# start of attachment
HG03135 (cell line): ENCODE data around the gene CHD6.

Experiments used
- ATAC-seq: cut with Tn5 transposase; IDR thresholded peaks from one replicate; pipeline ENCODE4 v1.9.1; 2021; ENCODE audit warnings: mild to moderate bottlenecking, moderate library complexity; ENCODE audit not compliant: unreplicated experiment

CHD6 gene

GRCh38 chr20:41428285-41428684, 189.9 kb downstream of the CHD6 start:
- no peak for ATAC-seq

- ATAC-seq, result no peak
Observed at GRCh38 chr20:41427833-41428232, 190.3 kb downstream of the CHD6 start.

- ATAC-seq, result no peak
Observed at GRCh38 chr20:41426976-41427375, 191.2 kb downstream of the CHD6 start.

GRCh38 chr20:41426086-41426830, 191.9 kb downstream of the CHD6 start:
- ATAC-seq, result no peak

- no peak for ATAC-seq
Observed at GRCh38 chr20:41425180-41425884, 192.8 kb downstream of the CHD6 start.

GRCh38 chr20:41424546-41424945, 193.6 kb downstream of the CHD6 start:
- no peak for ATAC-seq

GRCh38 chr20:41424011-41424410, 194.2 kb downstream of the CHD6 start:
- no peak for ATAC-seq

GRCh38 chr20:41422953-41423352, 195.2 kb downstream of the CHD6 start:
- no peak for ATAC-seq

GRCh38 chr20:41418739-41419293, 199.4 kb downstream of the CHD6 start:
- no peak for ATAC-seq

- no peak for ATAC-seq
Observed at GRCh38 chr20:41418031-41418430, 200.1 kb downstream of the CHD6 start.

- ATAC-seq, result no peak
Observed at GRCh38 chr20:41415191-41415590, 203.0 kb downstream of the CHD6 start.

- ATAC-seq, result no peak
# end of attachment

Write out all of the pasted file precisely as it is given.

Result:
HG03135 (cell line): ENCODE data around the gene CHD6.

Experiments used
- ATAC-seq: cut with Tn5 transposase; IDR thresholded peaks from one replicate; pipeline ENCODE4 v1.9.1; 2021; ENCODE audit warnings: mild to moderate bottlenecking, moderate library complexity; ENCODE audit not compliant: unreplicated experiment

CHD6 gene

GRCh38 chr20:41428285-41428684, 189.9 kb downstream of the CHD6 start:
- no peak for ATAC-seq

- ATAC-seq, result no peak
Observed at GRCh38 chr20:41427833-41428232, 190.3 kb downstream of the CHD6 start.

- ATAC-seq, result no peak
Observed at GRCh38 chr20:41426976-41427375, 191.2 kb downstream of the CHD6 start.

GRCh38 chr20:41426086-41426830, 191.9 kb downstream of the CHD6 start:
- ATAC-seq, result no peak

- no peak for ATAC-seq
Observed at GRCh38 chr20:41425180-41425884, 192.8 kb downstream of the CHD6 start.

GRCh38 chr20:41424546-41424945, 193.6 kb downstream of the CHD6 start:
- no peak for ATAC-seq

GRCh38 chr20:41424011-41424410, 194.2 kb downstream of the CHD6 start:
- no peak for ATAC-seq

GRCh38 chr20:41422953-41423352, 195.2 kb downstream of the CHD6 start:
- no peak for ATAC-seq

GRCh38 chr20:41418739-41419293, 199.4 kb downstream of the CHD6 start:
- no peak for ATAC-seq

- no peak for ATAC-seq
Observed at GRCh38 chr20:41418031-41418430, 200.1 kb downstream of the CHD6 start.

- ATAC-seq, result no peak
Observed at GRCh38 chr20:41415191-41415590, 203.0 kb downstream of the CHD6 start.

- ATAC-seq, result no peak